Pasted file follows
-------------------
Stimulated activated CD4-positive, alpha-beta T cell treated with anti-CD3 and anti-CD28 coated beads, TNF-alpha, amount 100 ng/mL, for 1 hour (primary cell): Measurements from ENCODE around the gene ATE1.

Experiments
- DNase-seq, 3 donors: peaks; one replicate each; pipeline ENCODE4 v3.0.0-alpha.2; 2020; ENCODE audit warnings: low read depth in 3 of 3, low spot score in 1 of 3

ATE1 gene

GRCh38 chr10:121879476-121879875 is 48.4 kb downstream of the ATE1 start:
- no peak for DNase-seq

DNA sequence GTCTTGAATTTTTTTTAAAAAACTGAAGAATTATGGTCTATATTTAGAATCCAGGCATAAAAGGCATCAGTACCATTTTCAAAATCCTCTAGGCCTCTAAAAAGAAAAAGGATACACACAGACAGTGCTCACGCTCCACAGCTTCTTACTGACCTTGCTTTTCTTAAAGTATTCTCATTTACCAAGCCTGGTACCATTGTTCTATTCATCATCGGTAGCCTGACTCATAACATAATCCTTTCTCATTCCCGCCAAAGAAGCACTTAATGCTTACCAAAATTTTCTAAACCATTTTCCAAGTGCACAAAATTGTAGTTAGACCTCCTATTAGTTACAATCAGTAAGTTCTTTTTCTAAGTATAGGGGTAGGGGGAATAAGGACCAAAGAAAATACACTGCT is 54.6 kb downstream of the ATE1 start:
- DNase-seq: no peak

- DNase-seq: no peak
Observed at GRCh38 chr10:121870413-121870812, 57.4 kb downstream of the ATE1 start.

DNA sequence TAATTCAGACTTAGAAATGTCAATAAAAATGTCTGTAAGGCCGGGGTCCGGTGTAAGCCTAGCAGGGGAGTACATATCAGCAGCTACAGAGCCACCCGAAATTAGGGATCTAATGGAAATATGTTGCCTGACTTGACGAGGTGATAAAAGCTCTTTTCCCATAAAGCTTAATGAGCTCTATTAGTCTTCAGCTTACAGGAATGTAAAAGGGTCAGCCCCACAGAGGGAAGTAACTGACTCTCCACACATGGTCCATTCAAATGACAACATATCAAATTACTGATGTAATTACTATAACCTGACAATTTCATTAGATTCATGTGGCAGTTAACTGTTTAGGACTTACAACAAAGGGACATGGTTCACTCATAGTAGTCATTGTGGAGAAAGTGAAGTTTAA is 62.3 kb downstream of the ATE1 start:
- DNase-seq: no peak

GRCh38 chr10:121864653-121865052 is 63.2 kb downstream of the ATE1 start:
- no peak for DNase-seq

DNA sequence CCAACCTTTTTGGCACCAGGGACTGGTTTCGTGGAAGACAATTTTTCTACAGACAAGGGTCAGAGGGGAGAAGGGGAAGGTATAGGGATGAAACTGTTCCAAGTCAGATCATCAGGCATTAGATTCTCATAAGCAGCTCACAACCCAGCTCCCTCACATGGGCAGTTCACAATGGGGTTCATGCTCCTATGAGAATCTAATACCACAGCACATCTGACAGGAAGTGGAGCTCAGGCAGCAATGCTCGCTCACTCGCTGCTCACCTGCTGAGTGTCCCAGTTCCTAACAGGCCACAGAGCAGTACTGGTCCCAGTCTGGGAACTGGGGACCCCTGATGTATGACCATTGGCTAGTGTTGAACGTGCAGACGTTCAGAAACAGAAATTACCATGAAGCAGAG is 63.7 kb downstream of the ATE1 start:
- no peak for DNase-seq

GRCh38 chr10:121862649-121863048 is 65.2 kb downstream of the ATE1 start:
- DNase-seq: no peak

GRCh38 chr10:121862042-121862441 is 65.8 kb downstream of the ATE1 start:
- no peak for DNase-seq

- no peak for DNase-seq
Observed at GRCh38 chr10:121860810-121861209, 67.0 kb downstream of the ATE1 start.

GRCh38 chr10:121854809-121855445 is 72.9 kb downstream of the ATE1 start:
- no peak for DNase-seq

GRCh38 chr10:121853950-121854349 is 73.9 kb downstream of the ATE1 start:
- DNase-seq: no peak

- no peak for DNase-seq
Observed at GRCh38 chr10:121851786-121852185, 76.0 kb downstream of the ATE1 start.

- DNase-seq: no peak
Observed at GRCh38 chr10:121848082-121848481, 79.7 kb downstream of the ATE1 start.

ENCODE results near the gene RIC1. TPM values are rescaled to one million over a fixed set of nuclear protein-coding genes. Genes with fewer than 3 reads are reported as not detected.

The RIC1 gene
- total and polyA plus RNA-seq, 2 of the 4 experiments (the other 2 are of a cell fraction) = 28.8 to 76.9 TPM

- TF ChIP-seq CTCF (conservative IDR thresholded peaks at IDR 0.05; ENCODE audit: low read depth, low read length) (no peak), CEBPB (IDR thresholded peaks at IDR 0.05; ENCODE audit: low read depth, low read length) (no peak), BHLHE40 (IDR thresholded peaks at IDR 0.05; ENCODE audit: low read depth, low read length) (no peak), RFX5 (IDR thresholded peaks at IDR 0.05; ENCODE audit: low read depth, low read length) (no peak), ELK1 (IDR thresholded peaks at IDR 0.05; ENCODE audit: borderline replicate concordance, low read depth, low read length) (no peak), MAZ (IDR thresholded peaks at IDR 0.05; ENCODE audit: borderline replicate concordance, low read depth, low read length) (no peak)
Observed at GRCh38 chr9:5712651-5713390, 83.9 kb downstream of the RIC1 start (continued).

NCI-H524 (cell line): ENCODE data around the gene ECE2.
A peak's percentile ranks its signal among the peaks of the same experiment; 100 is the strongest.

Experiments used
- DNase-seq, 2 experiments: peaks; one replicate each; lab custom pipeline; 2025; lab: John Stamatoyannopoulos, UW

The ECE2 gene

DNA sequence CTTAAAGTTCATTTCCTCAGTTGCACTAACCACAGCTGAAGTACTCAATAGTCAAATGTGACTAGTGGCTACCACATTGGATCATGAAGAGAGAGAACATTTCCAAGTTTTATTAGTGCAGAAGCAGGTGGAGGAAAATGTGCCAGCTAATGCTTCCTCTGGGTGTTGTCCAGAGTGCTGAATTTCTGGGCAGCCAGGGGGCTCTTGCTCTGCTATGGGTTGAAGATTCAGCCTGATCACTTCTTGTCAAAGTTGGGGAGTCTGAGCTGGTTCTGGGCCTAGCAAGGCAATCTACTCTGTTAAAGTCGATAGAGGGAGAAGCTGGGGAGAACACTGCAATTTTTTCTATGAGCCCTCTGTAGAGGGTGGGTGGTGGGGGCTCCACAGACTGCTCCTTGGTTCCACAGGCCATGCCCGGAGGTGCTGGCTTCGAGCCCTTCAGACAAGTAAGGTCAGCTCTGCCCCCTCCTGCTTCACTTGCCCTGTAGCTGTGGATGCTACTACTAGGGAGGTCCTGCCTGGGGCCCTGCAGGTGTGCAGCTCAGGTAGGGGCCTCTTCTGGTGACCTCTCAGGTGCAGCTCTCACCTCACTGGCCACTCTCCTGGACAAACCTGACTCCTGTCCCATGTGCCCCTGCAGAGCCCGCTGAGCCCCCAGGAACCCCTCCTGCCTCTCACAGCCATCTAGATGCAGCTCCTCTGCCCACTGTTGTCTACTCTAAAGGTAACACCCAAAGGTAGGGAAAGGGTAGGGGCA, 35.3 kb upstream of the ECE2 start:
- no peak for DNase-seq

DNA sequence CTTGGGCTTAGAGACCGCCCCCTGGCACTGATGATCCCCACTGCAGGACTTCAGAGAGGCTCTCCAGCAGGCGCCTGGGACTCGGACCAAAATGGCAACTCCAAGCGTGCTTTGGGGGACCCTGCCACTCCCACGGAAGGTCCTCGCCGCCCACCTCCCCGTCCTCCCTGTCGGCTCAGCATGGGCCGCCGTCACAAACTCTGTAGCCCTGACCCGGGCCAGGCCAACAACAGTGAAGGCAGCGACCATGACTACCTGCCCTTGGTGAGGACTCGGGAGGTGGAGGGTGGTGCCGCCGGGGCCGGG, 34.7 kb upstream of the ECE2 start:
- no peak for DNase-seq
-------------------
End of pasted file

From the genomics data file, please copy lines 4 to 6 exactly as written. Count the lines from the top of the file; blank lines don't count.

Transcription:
ATE1 gene

GRCh38 chr10:121879476-121879875 is 48.4 kb downstream of the ATE1 start:
- no peak for DNase-seq